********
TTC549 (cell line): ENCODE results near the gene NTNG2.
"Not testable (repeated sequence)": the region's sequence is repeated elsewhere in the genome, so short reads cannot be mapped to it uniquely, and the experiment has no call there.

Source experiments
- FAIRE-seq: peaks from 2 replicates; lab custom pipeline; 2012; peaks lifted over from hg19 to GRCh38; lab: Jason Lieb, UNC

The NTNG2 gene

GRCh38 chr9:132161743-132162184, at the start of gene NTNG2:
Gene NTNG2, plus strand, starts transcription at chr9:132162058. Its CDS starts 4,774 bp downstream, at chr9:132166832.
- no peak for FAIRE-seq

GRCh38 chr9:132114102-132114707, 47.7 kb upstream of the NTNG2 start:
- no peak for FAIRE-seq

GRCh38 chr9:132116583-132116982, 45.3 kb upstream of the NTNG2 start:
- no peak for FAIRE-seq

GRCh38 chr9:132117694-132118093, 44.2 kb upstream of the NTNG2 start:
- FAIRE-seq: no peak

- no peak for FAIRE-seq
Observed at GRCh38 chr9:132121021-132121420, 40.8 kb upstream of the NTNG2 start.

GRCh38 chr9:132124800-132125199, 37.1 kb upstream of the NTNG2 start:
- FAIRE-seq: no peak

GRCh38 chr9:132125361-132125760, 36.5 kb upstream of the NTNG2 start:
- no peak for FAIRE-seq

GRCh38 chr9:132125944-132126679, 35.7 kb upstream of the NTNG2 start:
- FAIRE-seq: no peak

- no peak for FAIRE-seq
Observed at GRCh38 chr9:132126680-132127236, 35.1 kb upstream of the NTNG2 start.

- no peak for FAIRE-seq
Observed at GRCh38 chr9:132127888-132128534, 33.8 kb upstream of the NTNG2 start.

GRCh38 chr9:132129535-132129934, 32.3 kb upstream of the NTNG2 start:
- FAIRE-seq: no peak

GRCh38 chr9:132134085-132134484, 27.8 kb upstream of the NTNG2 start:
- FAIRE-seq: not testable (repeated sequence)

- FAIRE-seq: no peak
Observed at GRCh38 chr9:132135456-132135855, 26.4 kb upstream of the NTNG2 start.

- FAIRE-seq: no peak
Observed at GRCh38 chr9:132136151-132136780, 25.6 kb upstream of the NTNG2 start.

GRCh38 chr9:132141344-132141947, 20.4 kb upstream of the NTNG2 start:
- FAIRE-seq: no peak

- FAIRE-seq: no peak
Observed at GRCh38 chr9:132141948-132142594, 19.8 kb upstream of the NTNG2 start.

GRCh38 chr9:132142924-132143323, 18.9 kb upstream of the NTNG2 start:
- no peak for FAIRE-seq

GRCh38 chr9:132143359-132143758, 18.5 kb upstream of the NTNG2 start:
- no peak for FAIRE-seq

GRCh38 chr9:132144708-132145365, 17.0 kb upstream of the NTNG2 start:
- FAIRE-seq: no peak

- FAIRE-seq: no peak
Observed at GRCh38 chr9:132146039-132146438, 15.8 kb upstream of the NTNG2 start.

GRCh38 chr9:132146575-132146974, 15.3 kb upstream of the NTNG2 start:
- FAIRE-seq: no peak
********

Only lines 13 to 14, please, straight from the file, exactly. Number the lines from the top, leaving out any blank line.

GRCh38 chr9:132117694-132118093, 44.2 kb upstream of the NTNG2 start:
- FAIRE-seq: no peak